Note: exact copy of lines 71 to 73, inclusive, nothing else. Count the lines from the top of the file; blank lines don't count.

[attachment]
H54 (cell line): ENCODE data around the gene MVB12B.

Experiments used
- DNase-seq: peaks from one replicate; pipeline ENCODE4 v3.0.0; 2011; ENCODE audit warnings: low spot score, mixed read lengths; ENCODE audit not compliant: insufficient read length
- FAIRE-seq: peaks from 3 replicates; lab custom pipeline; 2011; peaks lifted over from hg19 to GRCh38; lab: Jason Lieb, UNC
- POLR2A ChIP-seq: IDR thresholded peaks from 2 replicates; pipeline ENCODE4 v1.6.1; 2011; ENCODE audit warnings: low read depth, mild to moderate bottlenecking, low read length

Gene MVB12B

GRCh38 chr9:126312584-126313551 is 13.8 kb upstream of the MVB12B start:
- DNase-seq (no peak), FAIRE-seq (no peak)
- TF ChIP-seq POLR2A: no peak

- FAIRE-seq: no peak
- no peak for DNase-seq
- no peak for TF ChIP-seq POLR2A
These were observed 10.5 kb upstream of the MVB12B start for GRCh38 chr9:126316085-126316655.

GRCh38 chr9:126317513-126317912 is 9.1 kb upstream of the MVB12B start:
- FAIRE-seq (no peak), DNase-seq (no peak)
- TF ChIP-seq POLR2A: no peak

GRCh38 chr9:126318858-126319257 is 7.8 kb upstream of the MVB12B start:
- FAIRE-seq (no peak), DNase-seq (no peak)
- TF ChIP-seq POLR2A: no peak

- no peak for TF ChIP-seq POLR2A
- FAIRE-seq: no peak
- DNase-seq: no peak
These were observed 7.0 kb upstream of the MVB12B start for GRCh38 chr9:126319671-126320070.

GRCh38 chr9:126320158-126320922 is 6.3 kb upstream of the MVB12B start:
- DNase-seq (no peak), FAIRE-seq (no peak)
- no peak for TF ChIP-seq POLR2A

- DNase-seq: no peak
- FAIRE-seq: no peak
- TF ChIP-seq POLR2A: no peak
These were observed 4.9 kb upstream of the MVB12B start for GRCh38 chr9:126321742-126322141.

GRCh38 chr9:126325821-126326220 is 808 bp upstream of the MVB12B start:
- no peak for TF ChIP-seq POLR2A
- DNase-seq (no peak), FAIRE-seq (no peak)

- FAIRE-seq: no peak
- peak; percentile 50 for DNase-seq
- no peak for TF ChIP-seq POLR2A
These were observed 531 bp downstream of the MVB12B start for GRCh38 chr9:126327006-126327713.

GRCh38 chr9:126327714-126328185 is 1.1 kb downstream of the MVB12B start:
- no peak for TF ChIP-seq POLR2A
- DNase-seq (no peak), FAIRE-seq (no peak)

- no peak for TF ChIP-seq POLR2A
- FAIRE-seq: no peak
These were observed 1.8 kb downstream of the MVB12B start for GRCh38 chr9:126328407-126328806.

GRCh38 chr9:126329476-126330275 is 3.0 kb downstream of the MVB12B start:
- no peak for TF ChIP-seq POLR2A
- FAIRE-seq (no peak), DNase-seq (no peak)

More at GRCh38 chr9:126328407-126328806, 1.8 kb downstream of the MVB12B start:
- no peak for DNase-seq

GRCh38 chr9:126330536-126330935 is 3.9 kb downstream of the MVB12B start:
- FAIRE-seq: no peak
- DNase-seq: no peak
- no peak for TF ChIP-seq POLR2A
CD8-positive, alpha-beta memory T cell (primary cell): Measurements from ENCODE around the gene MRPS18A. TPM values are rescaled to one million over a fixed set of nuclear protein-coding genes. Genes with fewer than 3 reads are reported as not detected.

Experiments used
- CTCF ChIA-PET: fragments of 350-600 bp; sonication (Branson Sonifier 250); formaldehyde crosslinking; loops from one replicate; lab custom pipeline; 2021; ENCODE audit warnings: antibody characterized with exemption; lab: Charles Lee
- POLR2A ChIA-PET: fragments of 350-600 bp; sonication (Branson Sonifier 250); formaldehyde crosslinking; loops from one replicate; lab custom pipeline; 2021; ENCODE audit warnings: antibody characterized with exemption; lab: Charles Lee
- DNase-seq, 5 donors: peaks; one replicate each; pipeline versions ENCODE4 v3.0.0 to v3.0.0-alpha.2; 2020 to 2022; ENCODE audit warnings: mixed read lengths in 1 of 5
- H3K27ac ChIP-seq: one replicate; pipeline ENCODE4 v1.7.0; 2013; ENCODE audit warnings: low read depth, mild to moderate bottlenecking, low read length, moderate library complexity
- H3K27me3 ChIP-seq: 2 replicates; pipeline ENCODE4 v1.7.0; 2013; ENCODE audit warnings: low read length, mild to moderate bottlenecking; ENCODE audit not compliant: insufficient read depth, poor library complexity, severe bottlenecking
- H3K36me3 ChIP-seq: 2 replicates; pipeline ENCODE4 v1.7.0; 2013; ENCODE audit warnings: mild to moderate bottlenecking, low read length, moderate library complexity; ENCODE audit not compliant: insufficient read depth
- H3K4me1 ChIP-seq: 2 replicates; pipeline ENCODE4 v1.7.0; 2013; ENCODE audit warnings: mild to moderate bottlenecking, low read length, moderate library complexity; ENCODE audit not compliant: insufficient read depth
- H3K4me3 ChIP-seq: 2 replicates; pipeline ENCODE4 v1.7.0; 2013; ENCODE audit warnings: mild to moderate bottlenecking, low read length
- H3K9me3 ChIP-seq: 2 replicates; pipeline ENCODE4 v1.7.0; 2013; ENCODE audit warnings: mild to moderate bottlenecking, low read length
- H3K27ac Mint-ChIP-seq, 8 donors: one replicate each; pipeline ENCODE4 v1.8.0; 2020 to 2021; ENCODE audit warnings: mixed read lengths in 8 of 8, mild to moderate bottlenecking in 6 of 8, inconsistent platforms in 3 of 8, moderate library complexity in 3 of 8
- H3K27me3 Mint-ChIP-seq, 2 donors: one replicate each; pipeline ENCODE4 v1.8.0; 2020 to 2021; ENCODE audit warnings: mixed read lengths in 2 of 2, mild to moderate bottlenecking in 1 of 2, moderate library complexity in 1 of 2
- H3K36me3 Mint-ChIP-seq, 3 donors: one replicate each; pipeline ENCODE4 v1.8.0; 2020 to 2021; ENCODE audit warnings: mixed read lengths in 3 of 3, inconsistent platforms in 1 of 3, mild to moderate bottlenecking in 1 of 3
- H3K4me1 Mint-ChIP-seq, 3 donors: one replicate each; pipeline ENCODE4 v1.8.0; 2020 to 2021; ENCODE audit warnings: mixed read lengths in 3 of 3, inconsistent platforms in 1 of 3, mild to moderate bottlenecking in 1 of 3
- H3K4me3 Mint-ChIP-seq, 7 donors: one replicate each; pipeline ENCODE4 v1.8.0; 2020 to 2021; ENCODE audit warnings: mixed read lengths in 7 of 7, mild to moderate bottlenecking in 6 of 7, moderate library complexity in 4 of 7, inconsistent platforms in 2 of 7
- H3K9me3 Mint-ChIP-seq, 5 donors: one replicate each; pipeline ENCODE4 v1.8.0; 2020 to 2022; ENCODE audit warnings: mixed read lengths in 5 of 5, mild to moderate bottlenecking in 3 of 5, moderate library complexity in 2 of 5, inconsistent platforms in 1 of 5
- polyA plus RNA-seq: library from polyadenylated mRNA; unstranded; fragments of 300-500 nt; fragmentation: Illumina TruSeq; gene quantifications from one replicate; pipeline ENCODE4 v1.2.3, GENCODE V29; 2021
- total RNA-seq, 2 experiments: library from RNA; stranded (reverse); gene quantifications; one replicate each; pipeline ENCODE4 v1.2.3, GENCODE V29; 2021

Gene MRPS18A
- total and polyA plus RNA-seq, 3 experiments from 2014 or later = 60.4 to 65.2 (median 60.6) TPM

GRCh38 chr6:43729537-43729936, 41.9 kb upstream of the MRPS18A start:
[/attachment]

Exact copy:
- total RNA-seq, 2 experiments: library from RNA; stranded (reverse); gene quantifications; one replicate each; pipeline ENCODE4 v1.2.3, GENCODE V29; 2021

Gene MRPS18A
- total and polyA plus RNA-seq, 3 experiments from 2014 or later = 60.4 to 65.2 (median 60.6) TPM